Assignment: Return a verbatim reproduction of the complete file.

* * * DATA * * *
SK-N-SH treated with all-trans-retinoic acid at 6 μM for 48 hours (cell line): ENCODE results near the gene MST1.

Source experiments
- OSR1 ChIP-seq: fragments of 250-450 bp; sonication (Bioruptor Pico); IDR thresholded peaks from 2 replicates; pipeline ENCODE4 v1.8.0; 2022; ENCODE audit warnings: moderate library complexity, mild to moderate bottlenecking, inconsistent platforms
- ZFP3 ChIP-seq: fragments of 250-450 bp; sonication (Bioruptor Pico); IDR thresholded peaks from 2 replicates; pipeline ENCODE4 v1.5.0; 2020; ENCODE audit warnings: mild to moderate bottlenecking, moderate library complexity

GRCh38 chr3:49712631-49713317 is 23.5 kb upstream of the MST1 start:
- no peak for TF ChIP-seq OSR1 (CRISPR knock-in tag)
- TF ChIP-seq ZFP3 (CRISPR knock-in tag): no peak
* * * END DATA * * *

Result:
SK-N-SH treated with all-trans-retinoic acid at 6 μM for 48 hours (cell line): ENCODE results near the gene MST1.

Source experiments
- OSR1 ChIP-seq: fragments of 250-450 bp; sonication (Bioruptor Pico); IDR thresholded peaks from 2 replicates; pipeline ENCODE4 v1.8.0; 2022; ENCODE audit warnings: moderate library complexity, mild to moderate bottlenecking, inconsistent platforms
- ZFP3 ChIP-seq: fragments of 250-450 bp; sonication (Bioruptor Pico); IDR thresholded peaks from 2 replicates; pipeline ENCODE4 v1.5.0; 2020; ENCODE audit warnings: mild to moderate bottlenecking, moderate library complexity

GRCh38 chr3:49712631-49713317 is 23.5 kb upstream of the MST1 start:
- no peak for TF ChIP-seq OSR1 (CRISPR knock-in tag)
- TF ChIP-seq ZFP3 (CRISPR knock-in tag): no peak